Anecdotes from Manuscripts
THE following extracts are taken from Dr. Birch’s memorandum books, preserved in the British Museum. I am sorry to observe the Doctor was an egregious trifler; for in several books I could only collect the few anecdotes here inserted. Those of Charles the First are curious; that of William the Third characterises this prince; and the other particulars relating to literary men may be acceptable.
“June 4, 1754. Archdeacon Donne told me at dinner, that when Dr. Samuel Clarke was urged to write against, Mr. A. Collins’s Grounds and Reasons, he excused himself from undertaking the task, as it was to little purpose to answer a writer upon particular points of religion, who, by denying human liberty, sapped the foundation of morality as well as religion.
“June 25, 1754. At dinner, Lord Macclesfield told us, that in a cause relating to the estate of Mr. Wycherley, the poet, before his lordship’s father, in Chancery, Sir Thomas Powis being council, having spoken of poets in a ludicrous way, and of their usual distemper, poverty, Mr. John Hughes standing in court said loud enough to be heard by Sir Thomas, ‘Though we poets have no honey, yet we have stings.’
“June 28, 1758. Dr. Ward gave the company an account of the rise of Mr. Ainsworth’s Latin Dictionary; that Mr. Nathan Bailey (the Dictionary-monger) having proposed to Mr. John Darby, the printer, a scheme of a Latin Dictionary, like that of Schrevelius’s Greek Lexicon, to be compiled chiefly out of the ancient authors read in schools, and Mr. Darby having mentioned it to Dr. Ward, the latter thought it capable of improvement, but that Mr. Bailey would not be equal to the task, and therefore recommended Mr. Ainsworth, who was engaged in it.
“August 13, 1757. After dinner, at the Master of the Rolls at Hampstead, Mr. Solicitor General told us, that his father, the Earl of Hardwicke, had read the manuscript memoirs of Edward Earl of Manchester, who was Lord Kimbolton in the beginning of the disputes between Charles the First and the Long Parliament; and that in these memoirs were mentioned the two following remarkable facts: ‘That upon the impeachment of the Earl of Strafford, the King came into the House of Lords, and desired that the articles against him might be read, which the Lord Keeper ordered to be done, while many lords cried out Priviledge! Priviledge! and that when the King was departed, the House ordered that no entry should be made of the King’s demand of hearing the articles read, or of the Keeper’s compliance with it.’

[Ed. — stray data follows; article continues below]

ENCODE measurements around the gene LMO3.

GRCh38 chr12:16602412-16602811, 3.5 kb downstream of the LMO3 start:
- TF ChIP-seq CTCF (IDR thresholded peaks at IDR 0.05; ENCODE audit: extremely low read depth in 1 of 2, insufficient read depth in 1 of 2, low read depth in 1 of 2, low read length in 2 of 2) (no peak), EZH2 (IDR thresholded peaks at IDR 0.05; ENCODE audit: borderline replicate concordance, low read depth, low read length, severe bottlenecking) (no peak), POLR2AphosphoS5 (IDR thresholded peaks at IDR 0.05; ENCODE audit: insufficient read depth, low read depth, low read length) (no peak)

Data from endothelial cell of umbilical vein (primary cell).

“The other fact was, ‘That the King offered Lord Strafford, that he would come to the Tower with a large train, and give him an opportunity of escaping, but that his lordship refused this offer. King Charles describes his favourite in these words, in the Eikon Basilike.’ ‘I looked upon my Lord of Strafford as a gentleman, whose abilities might make a prince rather afraid, than ashamed, in the greatest affairs of state.’
“June 14, 1754. Lord Viscount Royston told me, at dinner, the following story, as related by Sir George Clarke; that when King William came to his tent, wounded in his shoulder by a cannon ball, the day before the battle of the Boyne, he said with some satisfaction, ‘Now I shall not be expected to wear armour to-morrow.’
“The growth of irreligion was complained of, even in the reign of Queen Elizabeth, as may be seen in a paper of Secretary Cecil about the year 1569.
“August 17, 1749. Mr. George Faulkner, of Dublin, told me, that Dr. Swift had long conceived a mean opinion of Mr. Pope, on account of his jealous, peevish, avaricious temper.—The Doctor gave Mr. Pope the property of his Gulliver, which he sold the copy of for three hundred pounds, and gave up to him, in 1727, his share of the copy of the three volumes of their Miscellanies, which came to one hundred and fifty pounds.—The Doctor was angry with Mr. Pope for his satire upon Mr. Addison, whom the former esteemed as an honest, generous, and friendly man.—Worsdale the painter was employed by Mr. Pope to go to Curl in the habit of a clergyman, and sell him the printed copies of his letters. Mr. Pope sent to Ireland to Dr. Swift, by Mr. Gerard, an Irish gentleman then at Bath, a printed copy of their letters, with an anonymous letter, which occasioned Dr. Swift to give Mr. Faulkner leave to reprint them at Dublin, though Mr. Pope’s edition was published first”